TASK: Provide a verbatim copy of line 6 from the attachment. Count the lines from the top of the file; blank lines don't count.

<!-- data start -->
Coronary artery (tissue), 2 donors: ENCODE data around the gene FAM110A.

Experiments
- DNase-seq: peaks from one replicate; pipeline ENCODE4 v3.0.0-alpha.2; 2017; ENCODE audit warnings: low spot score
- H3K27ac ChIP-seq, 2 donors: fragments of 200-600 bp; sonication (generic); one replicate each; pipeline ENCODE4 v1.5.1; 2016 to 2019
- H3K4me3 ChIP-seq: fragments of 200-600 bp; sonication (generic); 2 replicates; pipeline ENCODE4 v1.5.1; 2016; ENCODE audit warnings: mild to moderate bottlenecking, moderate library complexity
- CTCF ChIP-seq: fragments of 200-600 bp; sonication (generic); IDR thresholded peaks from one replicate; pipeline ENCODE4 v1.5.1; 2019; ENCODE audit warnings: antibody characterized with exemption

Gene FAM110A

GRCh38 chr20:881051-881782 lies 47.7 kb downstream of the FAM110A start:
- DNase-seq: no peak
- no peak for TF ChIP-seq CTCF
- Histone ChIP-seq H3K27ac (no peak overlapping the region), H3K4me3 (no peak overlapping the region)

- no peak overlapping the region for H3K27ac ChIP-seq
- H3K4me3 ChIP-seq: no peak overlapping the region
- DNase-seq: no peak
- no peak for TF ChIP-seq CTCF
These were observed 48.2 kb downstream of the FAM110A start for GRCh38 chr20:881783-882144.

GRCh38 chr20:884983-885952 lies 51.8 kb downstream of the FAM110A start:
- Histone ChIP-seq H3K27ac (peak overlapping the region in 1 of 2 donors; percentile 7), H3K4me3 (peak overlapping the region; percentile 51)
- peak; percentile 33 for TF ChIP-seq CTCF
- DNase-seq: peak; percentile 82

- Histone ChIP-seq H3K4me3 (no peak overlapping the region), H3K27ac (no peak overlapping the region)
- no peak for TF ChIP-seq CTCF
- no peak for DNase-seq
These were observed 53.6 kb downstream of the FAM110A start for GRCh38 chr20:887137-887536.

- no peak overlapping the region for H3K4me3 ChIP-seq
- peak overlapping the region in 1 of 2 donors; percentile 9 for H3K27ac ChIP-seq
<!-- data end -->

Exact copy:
- CTCF ChIP-seq: fragments of 200-600 bp; sonication (generic); IDR thresholded peaks from one replicate; pipeline ENCODE4 v1.5.1; 2019; ENCODE audit warnings: antibody characterized with exemption